Next, the script looks up the system's own name on the nameserver. This ensures both that the system being checked has an operating nameserver and that it is appropriately registered. It then performs a check of disk space. A new installation should have plenty of room to work on it. After a while, you should recognize what "normal" disk utilization looks like. The system also checks to make sure that specified directories are present. These directories are taken from the default root path on a Solaris system, but should be tailored to comply with the directory layout of the individual organization.

The next checks performed by the script, use the program STROBE, which is a network security tool that locates and describes all listening TCP ports on a (remote) host. Here the program scans up to the highest value specified in the /etc/services file. As the system scans, watch to ensure that the services desired, and only the services desired, appear.

The program next does a check of the system mount table and the one read from NIS, the automounter, and the overall operation of the network doing the automatic mounts. The program does a directory listing of every directory that should be mounted. After confirming the presence of the defaultrouter file, the checking program attempts to confirm that the system can reach the default gateway. It then ensures that there is a default route in the route tables. It checks that the load is within the usual parameters for your organization. To verify that the system can send and receive email, the script also operates the mailer verbosely to check the capabilities for sending and receiving email. The capabilities for ftp to and from the system are also checked. The program first checks to see whether the ftp command is available, then it checks whether the system is set up (in its network services files) to receive ftp.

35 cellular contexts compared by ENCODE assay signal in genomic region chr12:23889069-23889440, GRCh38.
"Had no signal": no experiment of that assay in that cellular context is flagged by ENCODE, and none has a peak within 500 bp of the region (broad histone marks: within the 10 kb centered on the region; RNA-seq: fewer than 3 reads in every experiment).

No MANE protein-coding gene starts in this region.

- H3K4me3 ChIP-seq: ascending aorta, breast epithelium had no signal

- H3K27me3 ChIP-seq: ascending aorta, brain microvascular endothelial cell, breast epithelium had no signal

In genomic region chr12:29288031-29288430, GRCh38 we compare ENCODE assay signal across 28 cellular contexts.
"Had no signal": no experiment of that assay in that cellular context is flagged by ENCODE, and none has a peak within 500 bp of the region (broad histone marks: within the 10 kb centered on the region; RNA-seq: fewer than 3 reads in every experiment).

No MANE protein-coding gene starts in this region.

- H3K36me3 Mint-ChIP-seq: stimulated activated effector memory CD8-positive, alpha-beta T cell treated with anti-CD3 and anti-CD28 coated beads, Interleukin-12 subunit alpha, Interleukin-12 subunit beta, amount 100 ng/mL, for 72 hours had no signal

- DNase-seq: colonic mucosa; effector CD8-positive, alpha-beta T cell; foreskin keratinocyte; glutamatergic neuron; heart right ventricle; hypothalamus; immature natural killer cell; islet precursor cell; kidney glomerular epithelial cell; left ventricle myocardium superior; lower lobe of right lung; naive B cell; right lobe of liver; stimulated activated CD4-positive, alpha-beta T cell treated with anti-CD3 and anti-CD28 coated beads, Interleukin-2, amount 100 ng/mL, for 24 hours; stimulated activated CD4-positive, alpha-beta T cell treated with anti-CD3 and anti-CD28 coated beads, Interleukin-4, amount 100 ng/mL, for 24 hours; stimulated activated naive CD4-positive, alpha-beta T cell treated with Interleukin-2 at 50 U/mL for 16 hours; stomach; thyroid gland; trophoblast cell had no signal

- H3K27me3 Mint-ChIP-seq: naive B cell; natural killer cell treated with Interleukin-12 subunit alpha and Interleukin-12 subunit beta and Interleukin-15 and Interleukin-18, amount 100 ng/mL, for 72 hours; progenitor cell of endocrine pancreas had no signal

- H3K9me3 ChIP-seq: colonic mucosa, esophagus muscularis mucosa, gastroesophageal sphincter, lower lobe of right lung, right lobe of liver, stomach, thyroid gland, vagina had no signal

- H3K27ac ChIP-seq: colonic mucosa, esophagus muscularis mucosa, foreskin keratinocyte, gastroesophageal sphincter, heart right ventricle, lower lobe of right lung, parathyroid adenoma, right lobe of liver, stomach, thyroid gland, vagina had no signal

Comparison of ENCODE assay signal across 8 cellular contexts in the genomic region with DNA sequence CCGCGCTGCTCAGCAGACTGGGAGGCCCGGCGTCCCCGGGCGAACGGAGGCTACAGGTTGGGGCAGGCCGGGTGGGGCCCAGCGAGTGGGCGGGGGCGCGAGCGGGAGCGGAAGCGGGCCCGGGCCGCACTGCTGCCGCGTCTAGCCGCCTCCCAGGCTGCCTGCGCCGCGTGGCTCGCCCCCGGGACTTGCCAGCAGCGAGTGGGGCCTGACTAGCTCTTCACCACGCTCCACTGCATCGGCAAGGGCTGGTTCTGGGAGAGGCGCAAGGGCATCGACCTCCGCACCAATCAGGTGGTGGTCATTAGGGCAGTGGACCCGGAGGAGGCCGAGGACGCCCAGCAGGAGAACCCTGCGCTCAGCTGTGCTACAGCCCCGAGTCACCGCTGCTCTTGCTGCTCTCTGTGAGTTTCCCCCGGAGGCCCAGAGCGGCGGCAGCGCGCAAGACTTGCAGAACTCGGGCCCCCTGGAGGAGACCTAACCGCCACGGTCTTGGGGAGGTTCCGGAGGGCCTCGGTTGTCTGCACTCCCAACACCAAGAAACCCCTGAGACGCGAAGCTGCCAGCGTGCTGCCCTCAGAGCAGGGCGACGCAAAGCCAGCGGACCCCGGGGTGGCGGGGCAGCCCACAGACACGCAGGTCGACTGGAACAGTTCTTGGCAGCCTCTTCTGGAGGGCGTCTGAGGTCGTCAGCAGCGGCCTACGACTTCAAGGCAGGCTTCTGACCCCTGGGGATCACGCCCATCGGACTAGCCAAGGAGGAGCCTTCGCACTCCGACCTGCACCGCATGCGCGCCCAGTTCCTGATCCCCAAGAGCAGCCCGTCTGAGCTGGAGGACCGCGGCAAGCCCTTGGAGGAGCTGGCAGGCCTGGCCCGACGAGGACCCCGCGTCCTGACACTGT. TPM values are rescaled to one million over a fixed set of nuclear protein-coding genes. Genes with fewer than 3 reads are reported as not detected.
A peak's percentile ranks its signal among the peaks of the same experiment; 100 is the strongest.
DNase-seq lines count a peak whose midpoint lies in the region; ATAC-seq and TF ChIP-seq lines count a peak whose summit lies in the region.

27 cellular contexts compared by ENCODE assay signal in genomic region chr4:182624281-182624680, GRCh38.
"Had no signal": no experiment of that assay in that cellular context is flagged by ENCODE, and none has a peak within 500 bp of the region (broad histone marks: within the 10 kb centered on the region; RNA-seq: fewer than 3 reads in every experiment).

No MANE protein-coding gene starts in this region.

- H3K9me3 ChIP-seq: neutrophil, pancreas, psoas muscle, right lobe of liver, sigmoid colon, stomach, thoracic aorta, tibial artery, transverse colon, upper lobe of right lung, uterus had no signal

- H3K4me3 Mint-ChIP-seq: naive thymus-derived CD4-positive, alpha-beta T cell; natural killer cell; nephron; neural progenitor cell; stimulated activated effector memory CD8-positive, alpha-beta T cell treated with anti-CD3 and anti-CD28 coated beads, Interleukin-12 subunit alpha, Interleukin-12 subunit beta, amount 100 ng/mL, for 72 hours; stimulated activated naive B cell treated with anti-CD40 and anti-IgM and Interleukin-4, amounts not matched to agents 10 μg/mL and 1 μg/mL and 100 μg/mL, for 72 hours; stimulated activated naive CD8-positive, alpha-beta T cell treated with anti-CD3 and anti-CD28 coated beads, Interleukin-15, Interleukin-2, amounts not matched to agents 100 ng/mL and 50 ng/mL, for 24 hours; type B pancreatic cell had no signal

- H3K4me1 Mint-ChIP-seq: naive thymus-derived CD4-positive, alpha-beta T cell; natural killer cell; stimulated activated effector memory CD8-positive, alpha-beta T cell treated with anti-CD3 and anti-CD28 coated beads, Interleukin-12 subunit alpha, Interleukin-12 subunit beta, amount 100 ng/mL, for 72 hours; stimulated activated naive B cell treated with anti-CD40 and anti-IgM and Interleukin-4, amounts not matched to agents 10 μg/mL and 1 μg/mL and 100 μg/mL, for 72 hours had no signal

The program then examines the system logs for hardware errors. The errors that it checks for are in the file system.error, which is shown in Listing 2. The script also displays swap space. You need to know what should be there.